A shopping bag from Target would stay in the family room, not quite emptied. A spill on the stairs, when someone was bringing food to their room, would be left, and passing feet would grind Cheetos into the runners next to the piles of clothes that had sat there so long no one could remember if they were going up or down. Rubber bands from the newspapers sprang into corners, never to be retrieved, and the papers themselves would be left on a table after being read, open to the sale pages; or more often stacked up by the fireplace both unread and unburned. Hair scrunchies, clothing tags, toenail clippings, gum wrappers (and gum, itself), would be left behind without consciousness; no one ever had time to vacuum. Coffee rings and spilled food stayed on tabletops. Take-out containers, straws from sodas, lids from energy drink bottles were left on every horizontal surface. A former mocha latte with a layer of mold on it sat beside the television. And all of the casserole dishes and frozen dinner boxes that friends and neighbors brought by in sympathy just stacked up in the sink.
After a month or so, I couldn’t stand it anymore; passing through the house on my way out the door would turn my stomach—and I never knew what I might step on. In a way, in a very twisted way, The Hills women did me a favor: their clutter eventually brought me out of my funk. One night I just started cleaning and it felt good. After that, when everyone went to bed at night I’d go attack a problem—the stairway, the kitchen, a bathroom. It was my house, my mother’s house, and I didn’t like to see it looking so awful.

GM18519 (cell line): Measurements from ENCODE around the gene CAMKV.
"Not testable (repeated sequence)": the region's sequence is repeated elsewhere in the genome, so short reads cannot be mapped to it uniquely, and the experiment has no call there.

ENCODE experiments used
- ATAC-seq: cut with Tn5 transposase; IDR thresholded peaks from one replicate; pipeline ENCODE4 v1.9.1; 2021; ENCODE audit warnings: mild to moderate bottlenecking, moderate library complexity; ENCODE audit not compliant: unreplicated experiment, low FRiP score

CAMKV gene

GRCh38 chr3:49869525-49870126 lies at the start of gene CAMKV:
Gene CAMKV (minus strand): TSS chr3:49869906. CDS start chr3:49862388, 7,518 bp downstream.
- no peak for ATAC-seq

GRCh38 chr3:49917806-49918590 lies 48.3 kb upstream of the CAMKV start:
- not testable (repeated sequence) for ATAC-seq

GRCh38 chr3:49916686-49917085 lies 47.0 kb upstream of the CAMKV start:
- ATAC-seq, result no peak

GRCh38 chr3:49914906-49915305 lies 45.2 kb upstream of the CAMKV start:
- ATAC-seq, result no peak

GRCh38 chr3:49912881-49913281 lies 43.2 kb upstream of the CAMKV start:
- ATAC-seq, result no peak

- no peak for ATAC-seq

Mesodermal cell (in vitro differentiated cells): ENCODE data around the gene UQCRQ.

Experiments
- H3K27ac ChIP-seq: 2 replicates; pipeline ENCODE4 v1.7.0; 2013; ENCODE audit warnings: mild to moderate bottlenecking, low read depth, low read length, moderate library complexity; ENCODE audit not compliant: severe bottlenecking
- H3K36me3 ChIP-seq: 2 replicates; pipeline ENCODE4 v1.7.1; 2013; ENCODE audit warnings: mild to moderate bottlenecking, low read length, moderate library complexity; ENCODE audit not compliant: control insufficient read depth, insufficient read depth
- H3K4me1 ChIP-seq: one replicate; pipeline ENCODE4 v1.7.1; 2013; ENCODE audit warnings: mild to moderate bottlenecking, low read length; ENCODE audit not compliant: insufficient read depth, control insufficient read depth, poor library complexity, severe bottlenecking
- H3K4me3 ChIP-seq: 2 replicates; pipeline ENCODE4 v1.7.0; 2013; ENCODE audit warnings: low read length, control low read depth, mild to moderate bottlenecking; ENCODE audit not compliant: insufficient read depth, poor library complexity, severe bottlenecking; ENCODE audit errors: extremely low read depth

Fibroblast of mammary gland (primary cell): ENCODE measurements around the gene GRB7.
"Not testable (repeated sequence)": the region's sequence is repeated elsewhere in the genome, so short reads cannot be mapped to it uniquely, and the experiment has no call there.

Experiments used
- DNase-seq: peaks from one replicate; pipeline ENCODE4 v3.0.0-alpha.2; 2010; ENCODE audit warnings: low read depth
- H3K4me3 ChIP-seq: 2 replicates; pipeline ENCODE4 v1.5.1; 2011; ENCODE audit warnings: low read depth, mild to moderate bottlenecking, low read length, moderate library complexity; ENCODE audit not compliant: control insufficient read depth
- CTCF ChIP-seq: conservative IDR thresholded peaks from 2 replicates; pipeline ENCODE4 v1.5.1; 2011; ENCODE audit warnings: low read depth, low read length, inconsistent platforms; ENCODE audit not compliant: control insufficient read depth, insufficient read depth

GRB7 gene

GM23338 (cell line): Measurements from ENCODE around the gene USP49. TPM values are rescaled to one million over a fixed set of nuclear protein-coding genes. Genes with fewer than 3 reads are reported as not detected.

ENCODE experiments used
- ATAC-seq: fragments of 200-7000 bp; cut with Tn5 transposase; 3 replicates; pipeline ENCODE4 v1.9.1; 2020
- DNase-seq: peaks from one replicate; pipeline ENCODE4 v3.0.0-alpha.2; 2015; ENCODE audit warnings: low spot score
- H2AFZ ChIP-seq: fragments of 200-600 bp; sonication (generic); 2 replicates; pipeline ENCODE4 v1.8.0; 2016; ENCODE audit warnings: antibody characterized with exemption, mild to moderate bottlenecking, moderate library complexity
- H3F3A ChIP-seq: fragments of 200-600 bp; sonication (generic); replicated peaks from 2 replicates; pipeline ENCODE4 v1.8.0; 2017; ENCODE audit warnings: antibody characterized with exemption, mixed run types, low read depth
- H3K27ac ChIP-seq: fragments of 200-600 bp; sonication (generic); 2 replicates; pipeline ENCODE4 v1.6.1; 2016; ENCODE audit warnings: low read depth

Besides, all the yelling and whining was getting to me. “Where’s my magazine?” “Has anyone seen my other leg warmer?” “I put my reading glasses right here and now they’re gone.” “I swear, this house is eating things!” “I swear, this house hates us!” “Mo-o-o-om!”
So, little by little, I took back the house.
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